Therefore, finding the right balance between the two is the key at the moment. Operators in the industry collect data to build a player profile for player protection purposes without storing any data that is unnecessary and beyond what is required by law. In other words, the more information that is being collected and retained, the higher the risks, at least from a GDPR perspective.
Overlaps between the operator’s proactivity and law
Recently we can see that GDPR started to be a proper balance in the field of the AML requirements as well as proactive measures that are required from the operators in the responsible gambling area.
But nevertheless, we still witness interesting issues in the field. For example, with the introduction of new VIP guidance practically requires operators to understand the financial, emotional and other problems of their VIP customers in order to make good responsible gambling judgments. We can also cite Sweden as an example, where regulators ask for a bit more proactive approach in even collecting health data of the customers in order to do the proper RG assessments.
Therefore, the task of each operator is to determine the boundaries for the collection and sharing of personal data in order to comply with regulatory guidelines.
This approach seems to be the most prevalent one today because, from the very beginning, the UK Gambling Commission expected operators to accept this as a self-regulatory approach, while also putting a lot of burden on the operators that need to find a balance between regulatory obligations and data protection and privacy considerations.
In conclusion, for the time being, it’s a task for operators to set limits and find a way how they will share very sensitive data which, hopefully, will soon be clarified in the new AML regulation.
Lack of communication between the data controllers and data processors
In my opinion, regulatory compliance and data protection is a shared responsibility therefore all involved parties need to be aware of what is expected, what the best practices and what the guidelines are.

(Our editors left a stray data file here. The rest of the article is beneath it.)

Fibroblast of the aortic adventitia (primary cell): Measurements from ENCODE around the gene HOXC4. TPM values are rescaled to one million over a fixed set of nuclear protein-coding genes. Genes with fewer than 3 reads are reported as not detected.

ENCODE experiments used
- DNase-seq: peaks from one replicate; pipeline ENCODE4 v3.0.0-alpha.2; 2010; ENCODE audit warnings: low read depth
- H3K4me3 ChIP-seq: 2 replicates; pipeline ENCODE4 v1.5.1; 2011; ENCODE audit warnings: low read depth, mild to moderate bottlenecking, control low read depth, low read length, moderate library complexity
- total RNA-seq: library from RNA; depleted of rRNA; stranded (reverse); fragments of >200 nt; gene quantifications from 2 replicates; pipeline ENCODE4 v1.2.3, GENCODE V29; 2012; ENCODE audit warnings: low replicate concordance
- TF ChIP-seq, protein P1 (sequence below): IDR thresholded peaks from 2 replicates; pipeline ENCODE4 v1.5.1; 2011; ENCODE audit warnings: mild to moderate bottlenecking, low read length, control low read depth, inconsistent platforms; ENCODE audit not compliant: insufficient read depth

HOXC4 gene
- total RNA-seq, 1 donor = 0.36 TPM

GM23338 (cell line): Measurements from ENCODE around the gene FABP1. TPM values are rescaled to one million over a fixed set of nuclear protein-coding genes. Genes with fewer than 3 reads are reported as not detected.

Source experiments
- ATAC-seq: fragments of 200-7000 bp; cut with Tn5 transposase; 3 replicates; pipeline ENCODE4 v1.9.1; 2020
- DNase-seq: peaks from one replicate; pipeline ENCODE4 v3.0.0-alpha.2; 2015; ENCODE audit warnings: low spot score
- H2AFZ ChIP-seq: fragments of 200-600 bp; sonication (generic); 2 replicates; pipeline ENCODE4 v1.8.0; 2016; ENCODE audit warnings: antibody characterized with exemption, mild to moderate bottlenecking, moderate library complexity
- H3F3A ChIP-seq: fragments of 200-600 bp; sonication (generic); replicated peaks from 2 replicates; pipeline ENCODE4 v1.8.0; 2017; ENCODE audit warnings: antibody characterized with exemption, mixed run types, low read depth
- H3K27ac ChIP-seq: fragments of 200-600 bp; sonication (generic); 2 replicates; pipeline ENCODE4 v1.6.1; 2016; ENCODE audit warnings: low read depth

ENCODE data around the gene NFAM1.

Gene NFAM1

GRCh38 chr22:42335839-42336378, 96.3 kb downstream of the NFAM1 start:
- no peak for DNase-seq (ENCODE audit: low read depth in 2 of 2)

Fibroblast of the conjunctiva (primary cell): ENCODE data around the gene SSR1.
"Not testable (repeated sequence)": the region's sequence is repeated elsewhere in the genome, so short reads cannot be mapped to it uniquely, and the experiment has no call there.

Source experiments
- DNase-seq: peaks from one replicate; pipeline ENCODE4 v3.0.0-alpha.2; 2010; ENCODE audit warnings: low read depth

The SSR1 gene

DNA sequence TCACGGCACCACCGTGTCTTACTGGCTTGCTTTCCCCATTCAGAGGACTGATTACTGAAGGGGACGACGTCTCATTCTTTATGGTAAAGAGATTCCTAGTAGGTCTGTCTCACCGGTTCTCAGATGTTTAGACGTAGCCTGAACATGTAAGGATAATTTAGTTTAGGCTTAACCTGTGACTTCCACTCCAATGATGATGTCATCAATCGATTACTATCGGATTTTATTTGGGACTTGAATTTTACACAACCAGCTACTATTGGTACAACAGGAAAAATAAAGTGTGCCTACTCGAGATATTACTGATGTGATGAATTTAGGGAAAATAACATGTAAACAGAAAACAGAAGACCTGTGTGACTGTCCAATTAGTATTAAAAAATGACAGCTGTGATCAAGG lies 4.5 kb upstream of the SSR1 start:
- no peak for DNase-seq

Data processors generally act within GDPR guidelines while processors are more scoped due to the lack of day-to-day interaction with AML and RG.
Therefore having more clarity and communication between the data controller and data processor is crucial in order, for example, to understand potential areas of overlap between GDPR and AML.
Issues arising from EGBA
EGBA, the Code of Conduct of the European Gaming and Betting Association seeks to reinforce the sector’s compliance with the GDPR. The code was developed by the relevant authorities jointly with iGaming businesses.
The main issue that has been brought up in recent times is that the document needs to be regularly updated because even the nature of the industry and the challenges that it’s facing are changing due to technological development. Therefore, currently, the main issues with implementing the Code could be summarised into the following:
- numerous concerns with implementing self-regulatory instruments in the field of sharing the data for AML-responsible gambling purposes from open banking;
- the code will have to go to the consistency mechanism in terms of articles 63 and 64 of the GDPR;
- lack of clarity on keeping the Code itself up-to-date.
In conclusion, as much as businesses expect regulators to understand their side of the story, it is important to take a part and explain to the regulators what current industry concerns which, in turn, can help with keeping legal regulations, such as the Code of Conduct, up-to-date.”